Prendergast's new naive or primitive style paralleled the growth of interest among artists and collectors in American folk art at this time. Interest turned to passion for such collectors as Juliana Force and Abby Aldrich Rockefeller, who would later found her own museum of American folk art in Williamsburg, Virginia.

In the 1930s, Charles Prendergast found a secure niche in the New York art world; and in 1935, at the age of seventy-two, he was given his first one-person exhibition. This exhibition came on the heels of the major retrospective showing of Maurice's work at the Whitney Museum of American Art in 1934. No doubt the renewed appreciation of his brother, ten years after his death, brought new attention to Charles as well. When the Kraushaar Gallery arranged an exhibition of his work, Charles took the opportunity to show the range of pieces he had created over the years. He included such works from the teens as The Riders and brought the viewer up to-date with his most recent works such as Holiday Beach Scene. He also included at least two paintings on glass and one painted screen to represent his continuing interest in decorative arts.

The exhibition was well received and led to later exhibitions at Kraushaar in 1937 and 1941, as well as a joint exhibition with Maurice's work at the Addison Gallery of American Art in 1938. Charles no longer held a place in New York avant-garde circles, nor could he be called "famous" -- even to the degree that his good friend William Glackens continued to be -- but he was well-respected by the artistic community. Furthermore, he was dearly loved by the educated and refined audience of magazines such as The New Yorker, in which Lewis Mumford rhapsodized that "each of these pictures is a fresh glimpse of Heaven." [5]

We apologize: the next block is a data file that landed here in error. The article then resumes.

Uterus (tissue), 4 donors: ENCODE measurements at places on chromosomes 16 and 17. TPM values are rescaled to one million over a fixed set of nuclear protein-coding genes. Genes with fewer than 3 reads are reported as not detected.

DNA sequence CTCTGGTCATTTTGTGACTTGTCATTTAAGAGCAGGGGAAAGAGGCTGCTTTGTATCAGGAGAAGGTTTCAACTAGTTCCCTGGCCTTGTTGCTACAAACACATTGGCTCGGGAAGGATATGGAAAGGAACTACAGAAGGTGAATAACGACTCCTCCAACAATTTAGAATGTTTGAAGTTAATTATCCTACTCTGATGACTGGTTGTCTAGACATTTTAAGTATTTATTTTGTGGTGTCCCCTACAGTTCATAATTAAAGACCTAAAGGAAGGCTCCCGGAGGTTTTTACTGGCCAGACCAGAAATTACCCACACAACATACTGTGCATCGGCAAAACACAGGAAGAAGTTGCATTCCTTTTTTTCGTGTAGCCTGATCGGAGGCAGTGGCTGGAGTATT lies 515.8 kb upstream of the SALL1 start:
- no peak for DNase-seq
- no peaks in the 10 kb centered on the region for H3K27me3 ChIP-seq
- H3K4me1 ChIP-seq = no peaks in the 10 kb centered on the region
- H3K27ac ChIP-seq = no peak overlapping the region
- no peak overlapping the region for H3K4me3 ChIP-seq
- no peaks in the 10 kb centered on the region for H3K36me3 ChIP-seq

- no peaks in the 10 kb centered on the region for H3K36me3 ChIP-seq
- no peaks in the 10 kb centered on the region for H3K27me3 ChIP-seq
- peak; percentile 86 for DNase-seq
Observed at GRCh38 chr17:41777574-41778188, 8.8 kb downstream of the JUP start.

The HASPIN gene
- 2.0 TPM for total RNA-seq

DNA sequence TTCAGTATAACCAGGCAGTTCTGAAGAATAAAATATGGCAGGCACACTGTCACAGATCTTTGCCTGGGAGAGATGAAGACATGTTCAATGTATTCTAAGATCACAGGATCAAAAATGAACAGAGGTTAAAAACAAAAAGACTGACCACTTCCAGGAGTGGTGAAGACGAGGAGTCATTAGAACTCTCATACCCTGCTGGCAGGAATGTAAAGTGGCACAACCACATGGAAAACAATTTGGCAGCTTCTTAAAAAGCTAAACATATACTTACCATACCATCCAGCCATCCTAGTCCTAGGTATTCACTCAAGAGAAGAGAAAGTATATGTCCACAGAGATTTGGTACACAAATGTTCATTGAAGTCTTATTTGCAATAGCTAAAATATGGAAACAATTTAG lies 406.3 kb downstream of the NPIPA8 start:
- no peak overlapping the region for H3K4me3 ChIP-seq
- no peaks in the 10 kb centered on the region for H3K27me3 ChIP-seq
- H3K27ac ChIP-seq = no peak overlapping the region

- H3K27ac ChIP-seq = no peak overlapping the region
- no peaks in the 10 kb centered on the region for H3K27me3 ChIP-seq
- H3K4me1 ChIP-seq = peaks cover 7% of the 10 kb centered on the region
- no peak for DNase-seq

After the 1935 exhibition at Kraushaar, Prendergast increasingly concentrated on the American scene, particularly parks, country fairs, horse and boat races, and special days in small-town life. Now, when he painted animals, as in Circus and Polo Players, he placed them in familiar settings like circuses, zoos, or local parks, rather than in exotic forests or prancing in front of medieval castles. He joined the growing ranks of the so-called American folk artists of the 1930s, including Grandma Moses, Florine Stettheimer, and Horace Pippin. This naive style was encouraged and supported by high art collectors and museums, particularly the Whitney. American folk artists of this period were generally thought of as having had no academic training, a criterion that Charles technically met. But like many others, Prendergast brought his considerable knowledge and experience to a style that only appears to be naive, lifting the simple technique to a higher, more sophisticated level of expression.

In the early months of 1946, after a period of ill health, Charles and Eugenie took a winter vacation in Florida, where he rejoined old artist-friends and was once more inspired to work. Driving around Winter Park and the small towns nearby, he zealously took to his sketchbook to record local scenes. The result was a series of eighteen watercolor sketches that he painted at that time, and four gesso panels that he executed when he returned to his studio in Westport, Connecticut, and on a subsequent trip to Florida the following winter. This group of works, including Florida Grove, continued his folk-art style of the later 1930s, but was strongly influenced by Haitian folk art. Prendergast borrowed the Haitian artists' strong coloring and active gestures to paint the African-American workers in the orange groves of central Florida. He felt that these workers were of more artistic interest than the whites: ''The men dress in such a manly way-in real, pure colors. And what material for a sculptor, especially their faces, men and women both! The colors of the women's clothes are wonderful. I got all excited over those Negroes. I even got excited by their roosters."[6]